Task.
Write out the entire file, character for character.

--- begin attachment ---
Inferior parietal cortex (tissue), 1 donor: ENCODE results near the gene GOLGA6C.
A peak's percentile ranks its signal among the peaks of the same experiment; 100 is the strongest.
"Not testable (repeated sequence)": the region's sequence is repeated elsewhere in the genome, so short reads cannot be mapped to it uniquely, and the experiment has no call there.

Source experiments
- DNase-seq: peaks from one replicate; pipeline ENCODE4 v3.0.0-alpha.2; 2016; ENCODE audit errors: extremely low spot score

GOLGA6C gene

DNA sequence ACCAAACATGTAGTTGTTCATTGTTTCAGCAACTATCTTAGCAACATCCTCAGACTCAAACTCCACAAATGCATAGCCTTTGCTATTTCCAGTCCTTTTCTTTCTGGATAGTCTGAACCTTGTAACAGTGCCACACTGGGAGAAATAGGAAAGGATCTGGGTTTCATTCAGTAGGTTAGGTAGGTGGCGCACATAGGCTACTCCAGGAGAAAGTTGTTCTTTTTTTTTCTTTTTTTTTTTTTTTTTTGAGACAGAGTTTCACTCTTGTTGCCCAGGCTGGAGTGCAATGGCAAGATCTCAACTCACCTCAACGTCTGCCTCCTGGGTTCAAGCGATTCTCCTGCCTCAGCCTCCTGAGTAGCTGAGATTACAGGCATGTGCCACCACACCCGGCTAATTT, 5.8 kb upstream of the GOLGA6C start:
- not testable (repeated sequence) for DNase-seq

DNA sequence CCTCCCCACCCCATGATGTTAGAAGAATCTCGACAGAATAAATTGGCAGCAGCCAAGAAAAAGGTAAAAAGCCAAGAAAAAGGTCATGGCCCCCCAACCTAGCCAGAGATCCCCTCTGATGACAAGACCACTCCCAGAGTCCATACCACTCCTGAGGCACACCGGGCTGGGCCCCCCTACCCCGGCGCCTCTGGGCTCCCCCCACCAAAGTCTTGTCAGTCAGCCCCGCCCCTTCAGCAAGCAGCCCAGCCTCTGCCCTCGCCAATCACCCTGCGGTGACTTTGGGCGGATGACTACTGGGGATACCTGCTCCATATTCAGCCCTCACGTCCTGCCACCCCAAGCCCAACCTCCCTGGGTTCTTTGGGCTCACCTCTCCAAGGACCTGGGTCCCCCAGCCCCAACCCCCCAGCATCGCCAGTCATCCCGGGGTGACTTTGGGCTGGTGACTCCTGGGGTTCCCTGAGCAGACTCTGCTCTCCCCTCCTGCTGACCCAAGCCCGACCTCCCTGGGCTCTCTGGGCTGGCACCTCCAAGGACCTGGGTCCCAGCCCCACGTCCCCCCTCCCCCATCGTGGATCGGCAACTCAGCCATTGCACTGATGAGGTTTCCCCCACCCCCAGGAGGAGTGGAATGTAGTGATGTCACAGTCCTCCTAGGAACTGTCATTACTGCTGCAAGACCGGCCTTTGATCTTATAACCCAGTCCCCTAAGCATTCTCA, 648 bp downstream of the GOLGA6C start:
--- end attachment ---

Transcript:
Inferior parietal cortex (tissue), 1 donor: ENCODE results near the gene GOLGA6C.
A peak's percentile ranks its signal among the peaks of the same experiment; 100 is the strongest.
"Not testable (repeated sequence)": the region's sequence is repeated elsewhere in the genome, so short reads cannot be mapped to it uniquely, and the experiment has no call there.

Source experiments
- DNase-seq: peaks from one replicate; pipeline ENCODE4 v3.0.0-alpha.2; 2016; ENCODE audit errors: extremely low spot score

GOLGA6C gene

DNA sequence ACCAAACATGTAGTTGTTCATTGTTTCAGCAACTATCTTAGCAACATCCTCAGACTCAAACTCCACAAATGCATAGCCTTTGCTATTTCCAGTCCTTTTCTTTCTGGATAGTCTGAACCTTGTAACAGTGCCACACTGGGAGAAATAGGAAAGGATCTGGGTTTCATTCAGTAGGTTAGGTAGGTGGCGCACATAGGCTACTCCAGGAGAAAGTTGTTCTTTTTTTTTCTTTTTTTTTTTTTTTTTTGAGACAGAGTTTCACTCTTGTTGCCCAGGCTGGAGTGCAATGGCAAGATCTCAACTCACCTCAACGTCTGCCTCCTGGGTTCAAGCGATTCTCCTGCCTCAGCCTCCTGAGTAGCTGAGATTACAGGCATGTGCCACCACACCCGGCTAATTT, 5.8 kb upstream of the GOLGA6C start:
- not testable (repeated sequence) for DNase-seq

DNA sequence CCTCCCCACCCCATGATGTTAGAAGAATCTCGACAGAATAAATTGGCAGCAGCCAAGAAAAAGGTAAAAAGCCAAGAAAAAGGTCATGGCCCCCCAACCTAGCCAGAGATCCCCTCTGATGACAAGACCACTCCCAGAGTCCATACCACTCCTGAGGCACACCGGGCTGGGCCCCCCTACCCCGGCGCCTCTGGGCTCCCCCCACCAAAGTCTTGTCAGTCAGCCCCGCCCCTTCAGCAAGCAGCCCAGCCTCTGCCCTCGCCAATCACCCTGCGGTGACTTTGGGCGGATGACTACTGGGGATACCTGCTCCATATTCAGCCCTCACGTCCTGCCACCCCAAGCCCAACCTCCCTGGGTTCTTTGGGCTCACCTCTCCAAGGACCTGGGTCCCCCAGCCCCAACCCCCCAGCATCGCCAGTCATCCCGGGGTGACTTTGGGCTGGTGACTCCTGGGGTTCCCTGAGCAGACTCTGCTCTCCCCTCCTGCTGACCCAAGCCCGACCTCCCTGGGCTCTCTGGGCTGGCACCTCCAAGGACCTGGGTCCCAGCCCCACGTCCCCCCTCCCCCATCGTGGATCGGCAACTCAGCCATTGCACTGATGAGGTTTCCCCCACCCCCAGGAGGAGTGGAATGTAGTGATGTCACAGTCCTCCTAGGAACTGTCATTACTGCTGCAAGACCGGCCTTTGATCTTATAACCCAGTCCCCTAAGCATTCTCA, 648 bp downstream of the GOLGA6C start: